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Oncogene. 1995 Oct 5;11(7):1399-402.

Abnormalities in the CDKN2 (p16INK4/MTS-1) gene in human melanoma cells: relevance to tumor growth and metastasis.

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Department of Cell Biology, University of Texas M.D. Anderson Cancer Center, Houston 77030, USA.


The inhibitor of cyclin-dependent kinase 4, CDKN2 (also known as p16INK4 or MTS-1, multiple tumor suppressor gene 1), has been mapped to 9p21. The gene has been shown to be deleted or mutated in high frequency in human melanoma cell lines and familial melanoma patients, suggesting that it could be a melanoma suppressor gene. How these observations are related to tumorigenicity and metastasis of human melanoma is not clear however. To test the role of CDKN2 in human melanoma metastasis, 14 human melanoma cell lines with different metastatic abilities in nude mice were analysed for possible abnormalities in the CDKN2 gene. Homozygous deletions that resulted in a lack of gene expression were found in six of 14 cell lines tested. SSCP-direct sequencing revealed point mutations in three other cell lines. One cell line displayed CC to TT transitions which constitute a hallmark of ultraviolet-induced DNA damage. Overall, abnormalities in the CDKN2 gene were found in nine of 14 (64%) cell lines tested. Homozygous deletion and lack of gene expression were found in several low tumorigenic and nonmetastatic melanoma lines, whereas other metastatic cells did not exhibit abnormalities in the CDKN2 gene. These data suggest that the absence of normal CDKN2 does not confer growth advantage to melanoma cells in vivo and that the production of metastasis by human melanoma cells can occur in the absence of CDKN2 gene abnormalities.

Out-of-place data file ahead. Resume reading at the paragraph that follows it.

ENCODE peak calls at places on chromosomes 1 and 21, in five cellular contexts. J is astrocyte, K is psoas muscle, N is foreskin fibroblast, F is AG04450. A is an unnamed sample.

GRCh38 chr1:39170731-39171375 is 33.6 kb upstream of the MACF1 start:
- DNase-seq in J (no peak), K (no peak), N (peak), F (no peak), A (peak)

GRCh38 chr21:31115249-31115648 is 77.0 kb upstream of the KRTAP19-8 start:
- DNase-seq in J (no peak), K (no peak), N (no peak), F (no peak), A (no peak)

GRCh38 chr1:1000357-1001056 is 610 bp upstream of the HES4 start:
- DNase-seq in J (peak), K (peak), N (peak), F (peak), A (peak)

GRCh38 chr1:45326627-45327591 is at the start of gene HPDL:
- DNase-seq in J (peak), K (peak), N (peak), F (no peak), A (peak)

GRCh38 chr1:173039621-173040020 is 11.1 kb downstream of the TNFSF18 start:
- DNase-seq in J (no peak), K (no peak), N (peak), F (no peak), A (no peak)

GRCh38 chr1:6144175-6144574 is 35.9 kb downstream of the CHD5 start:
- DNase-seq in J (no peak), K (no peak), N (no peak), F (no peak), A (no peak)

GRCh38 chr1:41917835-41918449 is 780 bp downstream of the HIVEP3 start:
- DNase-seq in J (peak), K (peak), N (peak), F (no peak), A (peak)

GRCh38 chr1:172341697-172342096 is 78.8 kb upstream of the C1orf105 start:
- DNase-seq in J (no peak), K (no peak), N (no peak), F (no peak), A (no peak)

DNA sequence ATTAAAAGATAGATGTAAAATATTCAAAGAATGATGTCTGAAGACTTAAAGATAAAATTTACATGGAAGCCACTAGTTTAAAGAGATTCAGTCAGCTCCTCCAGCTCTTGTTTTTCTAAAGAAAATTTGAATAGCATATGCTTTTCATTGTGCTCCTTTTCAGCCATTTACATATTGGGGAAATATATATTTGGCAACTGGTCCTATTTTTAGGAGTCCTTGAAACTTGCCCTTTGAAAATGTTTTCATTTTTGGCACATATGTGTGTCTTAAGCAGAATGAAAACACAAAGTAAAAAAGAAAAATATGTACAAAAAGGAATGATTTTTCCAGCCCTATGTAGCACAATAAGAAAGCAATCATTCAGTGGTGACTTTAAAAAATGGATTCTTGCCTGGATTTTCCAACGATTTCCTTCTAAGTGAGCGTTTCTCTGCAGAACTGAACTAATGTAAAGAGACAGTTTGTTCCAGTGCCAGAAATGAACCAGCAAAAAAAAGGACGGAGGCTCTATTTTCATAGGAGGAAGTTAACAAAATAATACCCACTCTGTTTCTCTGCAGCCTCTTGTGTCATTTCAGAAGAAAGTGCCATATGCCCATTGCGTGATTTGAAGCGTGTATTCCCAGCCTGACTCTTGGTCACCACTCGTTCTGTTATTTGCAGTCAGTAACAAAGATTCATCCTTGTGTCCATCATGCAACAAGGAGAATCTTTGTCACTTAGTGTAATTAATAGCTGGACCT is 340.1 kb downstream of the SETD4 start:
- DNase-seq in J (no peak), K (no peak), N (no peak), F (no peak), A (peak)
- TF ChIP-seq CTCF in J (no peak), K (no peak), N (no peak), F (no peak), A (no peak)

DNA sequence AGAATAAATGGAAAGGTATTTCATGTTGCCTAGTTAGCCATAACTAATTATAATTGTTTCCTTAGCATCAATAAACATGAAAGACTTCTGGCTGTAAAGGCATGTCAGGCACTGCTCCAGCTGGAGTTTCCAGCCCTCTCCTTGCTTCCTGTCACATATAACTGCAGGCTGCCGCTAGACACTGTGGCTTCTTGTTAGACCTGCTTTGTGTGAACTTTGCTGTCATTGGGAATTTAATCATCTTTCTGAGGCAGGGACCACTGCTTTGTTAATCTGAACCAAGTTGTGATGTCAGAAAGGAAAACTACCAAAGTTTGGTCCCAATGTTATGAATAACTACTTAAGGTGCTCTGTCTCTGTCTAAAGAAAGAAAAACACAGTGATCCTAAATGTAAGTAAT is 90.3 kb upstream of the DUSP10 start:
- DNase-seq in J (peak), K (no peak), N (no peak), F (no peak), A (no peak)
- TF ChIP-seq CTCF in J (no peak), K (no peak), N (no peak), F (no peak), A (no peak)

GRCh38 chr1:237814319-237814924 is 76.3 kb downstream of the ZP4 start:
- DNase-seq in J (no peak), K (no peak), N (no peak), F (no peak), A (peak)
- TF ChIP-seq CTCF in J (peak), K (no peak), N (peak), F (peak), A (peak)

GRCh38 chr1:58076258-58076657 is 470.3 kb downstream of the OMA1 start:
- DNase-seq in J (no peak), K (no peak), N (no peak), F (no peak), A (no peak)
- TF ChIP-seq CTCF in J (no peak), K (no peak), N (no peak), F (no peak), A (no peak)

[Indexed for MEDLINE]

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